Infectious disease outbreaks, just like the current coronavirus outbreak (COVID-19), are often scary and may affect our mental health. While it’s essential to remain informed, there are many things we will do to support and manage our wellbeing during such times.
It will mean that more people will be spending tons of their time stuck at home, and several regular social activities are unavailable. It will help to undertake and see it as an unusual period of your time in your life, and not necessarily a nasty one, albeit you didn’t choose it.
It will mean a distinctive rhythm of life, an opportunity to be in-tuned with others in several ways than usual. Be in-tuned with people regularly on social media, email, or the phone, as they’re still excellent ways of being on the brink of the people that interest you.
Create a daily replacement routine that prioritizes taking care of you. You can try reading or watching movies, having an exercise routine, trying new relaxation techniques, or gaining knowledge on the web. Attempt to rest and consider this as a replacement if unusual experience, which may have its benefits.
Ensure your more extensive health needs are being taken care of, like having enough prescribed medicines available to you. Try to avoid speculation and look up reputable sources on the information regarding the outbreak. Rumour and speculation can fuel anxiety. Having access to accurate information about the virus can assist you to feel more on top of things.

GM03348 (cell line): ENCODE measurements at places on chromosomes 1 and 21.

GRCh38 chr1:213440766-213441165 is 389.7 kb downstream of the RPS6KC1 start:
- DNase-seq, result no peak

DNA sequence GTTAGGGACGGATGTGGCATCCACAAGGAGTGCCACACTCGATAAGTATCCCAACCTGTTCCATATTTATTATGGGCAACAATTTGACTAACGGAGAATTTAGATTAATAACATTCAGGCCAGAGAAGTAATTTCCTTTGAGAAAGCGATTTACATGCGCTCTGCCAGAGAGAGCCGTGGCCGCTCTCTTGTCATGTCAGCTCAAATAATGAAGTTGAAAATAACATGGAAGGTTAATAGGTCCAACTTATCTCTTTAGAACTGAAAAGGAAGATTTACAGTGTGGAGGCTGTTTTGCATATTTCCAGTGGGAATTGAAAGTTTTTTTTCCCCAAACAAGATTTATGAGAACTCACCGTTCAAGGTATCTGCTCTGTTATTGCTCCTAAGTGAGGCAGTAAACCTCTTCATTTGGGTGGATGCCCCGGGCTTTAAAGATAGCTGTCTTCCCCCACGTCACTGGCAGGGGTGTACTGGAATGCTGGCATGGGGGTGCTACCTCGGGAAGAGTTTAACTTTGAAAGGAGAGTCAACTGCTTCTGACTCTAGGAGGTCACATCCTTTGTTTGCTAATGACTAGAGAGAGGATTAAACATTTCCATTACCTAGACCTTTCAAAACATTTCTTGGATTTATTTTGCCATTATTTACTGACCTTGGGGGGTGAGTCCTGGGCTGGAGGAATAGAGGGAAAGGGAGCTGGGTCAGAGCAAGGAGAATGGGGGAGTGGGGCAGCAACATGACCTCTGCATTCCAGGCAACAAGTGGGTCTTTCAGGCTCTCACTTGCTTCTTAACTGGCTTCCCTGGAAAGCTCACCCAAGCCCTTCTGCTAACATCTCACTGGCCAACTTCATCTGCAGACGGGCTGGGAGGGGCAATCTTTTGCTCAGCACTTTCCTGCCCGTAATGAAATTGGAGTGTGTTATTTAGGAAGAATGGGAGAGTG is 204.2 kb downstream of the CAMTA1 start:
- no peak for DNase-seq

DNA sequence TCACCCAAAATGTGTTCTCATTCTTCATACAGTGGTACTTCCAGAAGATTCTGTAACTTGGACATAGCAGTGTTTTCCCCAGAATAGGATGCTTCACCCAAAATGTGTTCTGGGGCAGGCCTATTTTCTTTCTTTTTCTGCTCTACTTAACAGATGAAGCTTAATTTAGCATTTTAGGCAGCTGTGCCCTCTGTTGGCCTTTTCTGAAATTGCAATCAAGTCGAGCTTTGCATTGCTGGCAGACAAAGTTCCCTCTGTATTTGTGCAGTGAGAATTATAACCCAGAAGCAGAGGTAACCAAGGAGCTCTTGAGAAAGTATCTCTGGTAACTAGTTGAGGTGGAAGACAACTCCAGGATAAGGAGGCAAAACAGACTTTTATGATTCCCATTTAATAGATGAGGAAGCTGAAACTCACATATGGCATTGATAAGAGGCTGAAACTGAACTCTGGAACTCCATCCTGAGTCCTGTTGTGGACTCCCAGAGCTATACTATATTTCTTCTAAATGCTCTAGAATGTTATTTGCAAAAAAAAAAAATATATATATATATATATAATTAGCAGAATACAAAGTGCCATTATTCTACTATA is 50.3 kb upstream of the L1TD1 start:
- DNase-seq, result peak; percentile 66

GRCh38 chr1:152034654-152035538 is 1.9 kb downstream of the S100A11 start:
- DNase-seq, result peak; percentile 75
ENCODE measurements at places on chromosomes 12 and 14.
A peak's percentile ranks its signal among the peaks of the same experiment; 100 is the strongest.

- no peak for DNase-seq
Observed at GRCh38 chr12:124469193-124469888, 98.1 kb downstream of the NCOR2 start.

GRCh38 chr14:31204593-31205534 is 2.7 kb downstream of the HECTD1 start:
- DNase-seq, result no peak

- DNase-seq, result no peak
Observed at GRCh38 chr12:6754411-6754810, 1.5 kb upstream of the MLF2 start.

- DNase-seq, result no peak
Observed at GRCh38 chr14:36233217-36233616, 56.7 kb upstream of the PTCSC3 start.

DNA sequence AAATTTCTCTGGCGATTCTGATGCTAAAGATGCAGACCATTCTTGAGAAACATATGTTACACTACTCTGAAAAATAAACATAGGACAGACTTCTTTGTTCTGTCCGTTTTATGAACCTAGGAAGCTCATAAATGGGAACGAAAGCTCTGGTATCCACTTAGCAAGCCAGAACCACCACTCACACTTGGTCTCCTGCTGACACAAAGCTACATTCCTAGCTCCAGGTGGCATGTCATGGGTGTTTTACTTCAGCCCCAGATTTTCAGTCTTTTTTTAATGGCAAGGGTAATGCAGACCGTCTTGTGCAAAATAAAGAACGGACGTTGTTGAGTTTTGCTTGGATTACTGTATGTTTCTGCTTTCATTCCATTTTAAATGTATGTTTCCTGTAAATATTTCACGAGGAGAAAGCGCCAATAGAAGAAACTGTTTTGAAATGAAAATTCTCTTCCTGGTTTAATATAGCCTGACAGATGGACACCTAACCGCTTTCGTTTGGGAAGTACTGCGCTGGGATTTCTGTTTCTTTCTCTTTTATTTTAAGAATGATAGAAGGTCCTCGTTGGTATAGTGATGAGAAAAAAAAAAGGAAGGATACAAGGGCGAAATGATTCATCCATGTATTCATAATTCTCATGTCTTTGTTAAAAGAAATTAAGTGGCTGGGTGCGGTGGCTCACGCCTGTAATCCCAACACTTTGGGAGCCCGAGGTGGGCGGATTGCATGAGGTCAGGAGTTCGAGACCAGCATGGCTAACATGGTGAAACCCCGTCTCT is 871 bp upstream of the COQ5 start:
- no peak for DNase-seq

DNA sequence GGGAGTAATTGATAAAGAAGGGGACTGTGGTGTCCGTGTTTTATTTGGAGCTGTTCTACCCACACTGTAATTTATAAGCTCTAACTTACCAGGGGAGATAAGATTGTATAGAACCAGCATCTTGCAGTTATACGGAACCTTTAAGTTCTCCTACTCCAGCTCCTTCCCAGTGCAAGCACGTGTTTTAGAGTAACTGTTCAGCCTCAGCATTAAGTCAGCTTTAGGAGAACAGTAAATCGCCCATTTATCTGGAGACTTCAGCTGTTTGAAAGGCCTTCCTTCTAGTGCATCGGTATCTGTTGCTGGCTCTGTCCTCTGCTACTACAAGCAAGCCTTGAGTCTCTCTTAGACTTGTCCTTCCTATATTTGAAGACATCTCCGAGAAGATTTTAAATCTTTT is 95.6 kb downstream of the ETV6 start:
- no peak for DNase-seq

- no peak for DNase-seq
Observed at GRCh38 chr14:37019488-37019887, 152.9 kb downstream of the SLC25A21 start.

Follow hygiene advice like washing your hands more often than usual, for 20 seconds with soap and predicament (sing ‘happy birthday’ to yourself twice to form sure you are doing this for 20 seconds). You should do that whenever you get home or into work, blow your nose, sneeze or cough, eat or handle food. If you can’t wash your hands, use hand sanitizer, then wash your hands whenever possible. You should also use tissues when you sneeze and confirm you eliminate them quickly, and occupy home if you’re feeling unwell.
Here are some tips we hope will help you, your friends and your family look after your mental health when there’s much discussion of potential threats to our physical health.
Try to stay connected:
Attempt to confine touch with your friends and family, via telephone, email or social media, or contact a helpline for emotional support, including stress management, keep active, and eat a healthy diet.
Stay in-tuned with friends on social media, but try not to sensationalize things. If you’re sharing content, share information only from trusted sources, and remember that your friends could be worried too. Figure out whether particular information or people are increasing your worry, social anxiety, or stress?
Talk to your children:
Permanently involving our family and youngsters in your plans is essential. Mental health awareness should include educating children and teens about their mental health as well as the general stigma surrounding it. We can try to minimize the negative impact it has on our youngsters and explains the facts to them. Discuss the news with them but attempt to avoid over-exposure to coverage of the virus and stay as truthful as possible. We cannot prevent the ‘scary topic’ but engage in a way that’s appropriate for them.